JMS: If we start thinking about things that way, we will immediately reject any solutions, because the idea of building from scratch is too overwhelming for most people. But what we’ve said in our report is that you can take what we now have, and you can build on that. This came out of the past. This will soon be our past. We need to figure out how do we take what we now have and change it enough that we can be assured that, in the future, we will have a better relationship, starting with a vision of what the future is going to look like. We have to ask ourselves “Is what we are doing each step of the way going to get us to that vision?” It’s feasible. Highly possible.

WKS: Thank-you, Justice Sinclair.

JMS: Thank-you.

External links: TRC | Murray Sinclair Biography | Settlement Agreement

My interview with former AFN National Chief, Delbert Riley

Former AFN National Chief Delbert Riley

I told the chiefs, “We’re not Indian Affairs. We’re not here to do things for you. We’ll help you do the things you want to do, and we’ll work hard.”

DELBERT RILEY is a First Nations leader from the Chippewas of the Thames First Nation, west of St. Thomas, in southwestern Ontario. He was the leader of the Union of Ontario Indians and, from 1980–1982, National Chief of the National Indian Brotherhood (later known as the Assembly of First Nations). Now, at age 70, he is launching a London court case against the government and the church for the range of abuses and injuries he suffered in an Indian residential school. This interview was published in the Journal of Aboriginal Management.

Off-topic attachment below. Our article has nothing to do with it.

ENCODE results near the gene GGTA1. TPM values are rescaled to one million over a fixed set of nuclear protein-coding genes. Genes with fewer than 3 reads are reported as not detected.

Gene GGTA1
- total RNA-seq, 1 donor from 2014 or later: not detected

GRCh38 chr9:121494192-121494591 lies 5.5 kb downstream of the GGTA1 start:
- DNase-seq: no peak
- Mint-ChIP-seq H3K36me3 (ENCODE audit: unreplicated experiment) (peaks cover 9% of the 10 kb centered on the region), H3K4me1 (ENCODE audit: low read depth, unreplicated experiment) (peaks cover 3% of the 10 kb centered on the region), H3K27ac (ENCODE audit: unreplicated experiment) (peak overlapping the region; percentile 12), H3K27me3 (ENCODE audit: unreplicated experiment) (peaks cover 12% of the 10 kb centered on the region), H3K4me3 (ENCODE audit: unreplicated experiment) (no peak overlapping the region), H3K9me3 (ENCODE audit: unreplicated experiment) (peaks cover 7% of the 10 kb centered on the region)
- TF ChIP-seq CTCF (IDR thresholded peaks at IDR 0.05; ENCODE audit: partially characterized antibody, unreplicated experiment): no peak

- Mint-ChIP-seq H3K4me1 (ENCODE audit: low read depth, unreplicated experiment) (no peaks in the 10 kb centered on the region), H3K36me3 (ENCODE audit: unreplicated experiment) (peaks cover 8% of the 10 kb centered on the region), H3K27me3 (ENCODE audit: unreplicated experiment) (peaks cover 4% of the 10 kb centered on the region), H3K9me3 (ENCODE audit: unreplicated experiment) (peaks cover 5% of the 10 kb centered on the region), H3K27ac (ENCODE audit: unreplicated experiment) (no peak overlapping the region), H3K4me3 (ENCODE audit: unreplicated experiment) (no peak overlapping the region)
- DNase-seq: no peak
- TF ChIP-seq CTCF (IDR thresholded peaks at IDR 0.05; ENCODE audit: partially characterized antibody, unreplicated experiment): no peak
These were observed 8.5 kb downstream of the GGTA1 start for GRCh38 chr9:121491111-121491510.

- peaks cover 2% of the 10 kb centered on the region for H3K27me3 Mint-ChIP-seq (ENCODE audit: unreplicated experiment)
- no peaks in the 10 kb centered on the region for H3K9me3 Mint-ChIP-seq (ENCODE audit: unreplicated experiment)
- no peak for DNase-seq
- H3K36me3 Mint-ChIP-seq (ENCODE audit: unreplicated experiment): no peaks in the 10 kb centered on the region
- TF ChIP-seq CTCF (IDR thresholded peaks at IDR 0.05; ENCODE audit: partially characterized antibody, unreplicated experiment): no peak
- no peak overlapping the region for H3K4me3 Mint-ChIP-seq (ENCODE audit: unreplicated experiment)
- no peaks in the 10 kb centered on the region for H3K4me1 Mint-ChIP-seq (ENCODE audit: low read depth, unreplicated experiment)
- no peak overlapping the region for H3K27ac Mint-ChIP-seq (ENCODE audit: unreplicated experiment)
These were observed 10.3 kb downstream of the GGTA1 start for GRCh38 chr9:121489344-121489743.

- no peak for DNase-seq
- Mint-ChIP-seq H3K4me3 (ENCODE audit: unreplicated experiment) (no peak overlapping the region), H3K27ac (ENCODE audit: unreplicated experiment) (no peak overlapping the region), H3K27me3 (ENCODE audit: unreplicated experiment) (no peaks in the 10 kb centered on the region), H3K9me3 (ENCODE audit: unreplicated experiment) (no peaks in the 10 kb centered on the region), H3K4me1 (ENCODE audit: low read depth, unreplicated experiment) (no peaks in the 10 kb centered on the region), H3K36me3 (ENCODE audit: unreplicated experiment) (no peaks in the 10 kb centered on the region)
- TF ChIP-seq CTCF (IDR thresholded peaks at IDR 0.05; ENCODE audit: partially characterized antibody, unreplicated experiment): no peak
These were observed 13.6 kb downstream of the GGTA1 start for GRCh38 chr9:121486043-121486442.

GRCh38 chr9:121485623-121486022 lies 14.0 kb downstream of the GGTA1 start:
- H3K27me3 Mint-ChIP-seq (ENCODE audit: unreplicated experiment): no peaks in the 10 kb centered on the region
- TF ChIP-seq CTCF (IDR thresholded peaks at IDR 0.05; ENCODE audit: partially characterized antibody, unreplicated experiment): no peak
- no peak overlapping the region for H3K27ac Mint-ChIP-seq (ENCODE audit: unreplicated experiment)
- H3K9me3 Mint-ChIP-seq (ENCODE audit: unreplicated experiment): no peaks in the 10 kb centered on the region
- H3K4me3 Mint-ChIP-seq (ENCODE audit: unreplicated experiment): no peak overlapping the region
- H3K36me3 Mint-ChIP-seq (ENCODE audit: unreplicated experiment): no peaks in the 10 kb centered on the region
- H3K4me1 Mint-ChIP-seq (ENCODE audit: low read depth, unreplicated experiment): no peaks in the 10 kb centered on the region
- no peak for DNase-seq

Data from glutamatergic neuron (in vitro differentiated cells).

Let’s begin with how you came to be a political leader.

What got me into it was that I lived in the States for ten years. I was very impressed with Macolm X and Stokely Carmichael. I read their stuff, and I thought, “Holy shit, these guys are trying to get something going on about racism in the United States.” I was very impressed, so I thought, “I have to go back to Canada. Maybe there’s something I can do to help my people.”

So I did. I had been a machinist. I enrolled in university and I got a job while I was there, doing land claims research. When I heard about the job, I thought, “I gotta grab that.” I was very aggressive. I spent months and months in the national archives, reading from when it opened to when it closed. It was just so interesting. I also learned how they thought. So my mind could go back in history. I could get in touch with the thinking. It also gave me one heck of a background and understanding of Aboriginal and treaty rights.

You learned a lot about history.

I’m a historian. My First Nation sent 124 warriors to fight with Chief Pontiac. He captured eight or nine of eleven forts. He killed everybody—men, women, children. This is part of history they won’t tell you. Britain issued the Royal Proclamation, I think, because of that. It doesn’t say that in any particular place, but that’s what happened.

In 1764 the Treaty of Niagara came out. This is probably the only time our people sat down and said, “Okay, we agree with you on this. We will come and fight with you if you respect our sovereignty.” This is always on my mind. The British wanted us as their allies, to fight against the Americans. Before that we fought off the white man for at least 300 years. We were always fighting for one major thing: our sovereignty—our independence, our ability to control our lands.